From contributor C:
The question of MDF or solid wood has absolutely nothing to do with perceived quality and everything to do with sound. The boxes have been engineered for optimum sound (carbon fiber rods, exact speaker location) specific radius cut onto the front edge to facilitate sound transmission).
As far as the construction goes, I was thinking I would construct the sides, top, and bottom with dovetails or biscuits. The front can't be a panel because it actually acts as a speaker itself transmitting sound out of its edges and off the front face. I was thinking I would use biscuits to hold the face on. I am not sure about the back. I was also planning on sealing the inside with either silicone or construction adhesive. Anyway, MDF is out of the question, but does anyone have any experience with "lumber core" sheet goods?
From contributor R:
I've built horn loaded speakers using 1/2" Baltic birch for the inner box, then covered it with solid wood overbox and silicone between the 2 layers to allow some wood movement. I've also done some where the front face has a stepped dado around the outside edge, which mates into another dado around the inside faces of the sides, which were mitered. The back was done essentially the same way I used silicone to allow flexibility in these joints. Assembly is done all-at-once, so it's a bit tricky.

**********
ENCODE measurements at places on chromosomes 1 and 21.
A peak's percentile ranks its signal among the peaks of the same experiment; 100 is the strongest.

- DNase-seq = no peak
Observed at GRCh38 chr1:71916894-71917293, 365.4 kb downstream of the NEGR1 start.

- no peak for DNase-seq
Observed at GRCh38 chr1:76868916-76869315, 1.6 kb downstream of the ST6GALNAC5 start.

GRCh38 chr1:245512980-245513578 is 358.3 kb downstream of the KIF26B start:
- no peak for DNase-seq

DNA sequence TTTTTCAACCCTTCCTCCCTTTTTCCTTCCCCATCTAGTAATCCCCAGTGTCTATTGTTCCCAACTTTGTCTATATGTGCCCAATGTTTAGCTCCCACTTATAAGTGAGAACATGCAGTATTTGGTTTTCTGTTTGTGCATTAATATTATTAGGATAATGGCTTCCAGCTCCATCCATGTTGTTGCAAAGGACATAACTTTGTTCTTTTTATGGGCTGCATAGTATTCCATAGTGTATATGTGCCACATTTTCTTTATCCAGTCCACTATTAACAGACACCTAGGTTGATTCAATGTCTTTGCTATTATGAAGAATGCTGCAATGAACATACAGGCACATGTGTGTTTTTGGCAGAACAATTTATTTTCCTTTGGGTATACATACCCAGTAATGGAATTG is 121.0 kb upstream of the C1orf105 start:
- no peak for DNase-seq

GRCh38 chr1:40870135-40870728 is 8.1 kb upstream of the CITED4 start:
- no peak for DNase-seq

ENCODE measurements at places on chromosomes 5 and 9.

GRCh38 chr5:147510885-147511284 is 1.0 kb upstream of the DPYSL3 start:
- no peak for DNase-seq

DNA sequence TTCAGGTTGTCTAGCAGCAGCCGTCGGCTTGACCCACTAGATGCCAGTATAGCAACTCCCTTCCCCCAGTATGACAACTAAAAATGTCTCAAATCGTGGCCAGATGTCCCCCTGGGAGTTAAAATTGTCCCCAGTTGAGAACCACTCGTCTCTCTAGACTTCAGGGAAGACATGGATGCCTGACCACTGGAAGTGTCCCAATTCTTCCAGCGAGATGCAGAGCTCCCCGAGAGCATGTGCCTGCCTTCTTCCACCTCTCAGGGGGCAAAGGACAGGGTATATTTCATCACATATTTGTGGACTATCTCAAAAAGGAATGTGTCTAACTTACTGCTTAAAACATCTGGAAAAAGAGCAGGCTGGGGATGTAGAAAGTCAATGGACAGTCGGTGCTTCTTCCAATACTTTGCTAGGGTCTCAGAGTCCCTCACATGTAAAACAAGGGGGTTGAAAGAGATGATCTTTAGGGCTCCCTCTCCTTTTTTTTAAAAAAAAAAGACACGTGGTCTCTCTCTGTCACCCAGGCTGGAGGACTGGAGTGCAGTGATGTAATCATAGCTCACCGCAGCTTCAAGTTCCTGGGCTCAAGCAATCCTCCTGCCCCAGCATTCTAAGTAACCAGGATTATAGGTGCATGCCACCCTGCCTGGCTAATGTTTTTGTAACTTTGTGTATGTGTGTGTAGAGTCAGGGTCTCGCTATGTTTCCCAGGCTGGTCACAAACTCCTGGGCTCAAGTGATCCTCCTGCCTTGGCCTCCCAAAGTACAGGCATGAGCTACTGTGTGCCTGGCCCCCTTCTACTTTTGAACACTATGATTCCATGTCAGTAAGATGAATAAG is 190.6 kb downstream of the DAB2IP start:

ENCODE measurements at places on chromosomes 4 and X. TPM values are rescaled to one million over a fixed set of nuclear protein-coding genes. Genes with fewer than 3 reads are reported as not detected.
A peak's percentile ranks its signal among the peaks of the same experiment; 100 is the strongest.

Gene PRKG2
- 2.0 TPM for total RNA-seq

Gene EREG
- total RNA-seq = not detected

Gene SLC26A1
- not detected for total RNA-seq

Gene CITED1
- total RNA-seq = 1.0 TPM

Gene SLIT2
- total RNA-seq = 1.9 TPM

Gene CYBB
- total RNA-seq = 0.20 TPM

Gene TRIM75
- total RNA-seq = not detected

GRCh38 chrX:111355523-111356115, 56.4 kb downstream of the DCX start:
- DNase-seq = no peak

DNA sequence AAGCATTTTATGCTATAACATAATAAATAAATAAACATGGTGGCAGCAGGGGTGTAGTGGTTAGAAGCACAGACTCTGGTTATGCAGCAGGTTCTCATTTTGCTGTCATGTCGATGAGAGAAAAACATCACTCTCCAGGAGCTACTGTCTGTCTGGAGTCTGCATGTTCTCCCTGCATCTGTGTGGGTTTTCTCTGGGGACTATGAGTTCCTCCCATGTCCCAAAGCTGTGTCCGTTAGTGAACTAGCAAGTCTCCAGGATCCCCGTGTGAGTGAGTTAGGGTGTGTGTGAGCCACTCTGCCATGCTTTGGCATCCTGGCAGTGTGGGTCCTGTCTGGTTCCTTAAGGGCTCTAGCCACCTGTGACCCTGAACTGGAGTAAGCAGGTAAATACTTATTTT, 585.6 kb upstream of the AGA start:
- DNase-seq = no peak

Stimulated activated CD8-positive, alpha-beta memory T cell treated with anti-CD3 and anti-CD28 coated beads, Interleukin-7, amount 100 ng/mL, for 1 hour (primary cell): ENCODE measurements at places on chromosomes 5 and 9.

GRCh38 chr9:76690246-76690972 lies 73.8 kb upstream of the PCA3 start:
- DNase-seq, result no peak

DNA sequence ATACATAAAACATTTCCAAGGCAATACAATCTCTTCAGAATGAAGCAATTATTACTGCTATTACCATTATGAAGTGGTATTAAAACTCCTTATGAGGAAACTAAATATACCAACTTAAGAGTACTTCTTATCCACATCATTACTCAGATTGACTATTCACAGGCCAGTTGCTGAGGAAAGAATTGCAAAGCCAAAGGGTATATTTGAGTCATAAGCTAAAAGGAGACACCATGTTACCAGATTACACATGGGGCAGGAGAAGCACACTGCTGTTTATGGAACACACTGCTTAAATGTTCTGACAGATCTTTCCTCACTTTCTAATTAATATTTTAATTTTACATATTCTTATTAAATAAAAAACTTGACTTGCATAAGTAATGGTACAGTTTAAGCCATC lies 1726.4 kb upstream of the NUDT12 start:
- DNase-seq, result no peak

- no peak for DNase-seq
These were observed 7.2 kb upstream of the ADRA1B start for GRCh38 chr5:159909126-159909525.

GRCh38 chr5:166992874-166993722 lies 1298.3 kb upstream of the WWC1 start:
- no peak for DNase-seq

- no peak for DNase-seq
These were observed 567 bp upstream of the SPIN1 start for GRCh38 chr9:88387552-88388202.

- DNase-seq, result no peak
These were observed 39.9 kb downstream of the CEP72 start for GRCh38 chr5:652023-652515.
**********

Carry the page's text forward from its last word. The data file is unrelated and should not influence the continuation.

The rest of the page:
The comments below were added after this Forum discussion was archived as a Knowledge Base article (add your comment).
Comment from contributor J:
Making speakers out of solid wood is possible but is more than tricky. We make our high end OCTO bookshelf speakers from solid wood. This is expensive and required a new way of thinking in the way of joints, expansion and speaker shape. Basically this accomplishment required lots of engineering and FEA analysis, special gluing techniques and etc. Unless you are willing to invest in exhaustive research I would veneer it. Our other speakers feature solid wood end caps and MDF or HDF middles that are veneered. This would be your best bet.